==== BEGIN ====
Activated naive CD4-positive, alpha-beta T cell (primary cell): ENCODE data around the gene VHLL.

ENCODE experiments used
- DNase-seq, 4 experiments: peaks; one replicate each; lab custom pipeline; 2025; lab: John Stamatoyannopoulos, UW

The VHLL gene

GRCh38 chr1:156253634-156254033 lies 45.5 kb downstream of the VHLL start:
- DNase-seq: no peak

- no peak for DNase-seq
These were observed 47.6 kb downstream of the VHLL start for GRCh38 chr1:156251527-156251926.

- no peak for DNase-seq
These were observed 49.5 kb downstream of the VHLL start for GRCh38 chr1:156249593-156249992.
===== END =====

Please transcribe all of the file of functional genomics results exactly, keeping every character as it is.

Activated naive CD4-positive, alpha-beta T cell (primary cell): ENCODE data around the gene VHLL.

ENCODE experiments used
- DNase-seq, 4 experiments: peaks; one replicate each; lab custom pipeline; 2025; lab: John Stamatoyannopoulos, UW

The VHLL gene

GRCh38 chr1:156253634-156254033 lies 45.5 kb downstream of the VHLL start:
- DNase-seq: no peak

- no peak for DNase-seq
These were observed 47.6 kb downstream of the VHLL start for GRCh38 chr1:156251527-156251926.

- no peak for DNase-seq
These were observed 49.5 kb downstream of the VHLL start for GRCh38 chr1:156249593-156249992.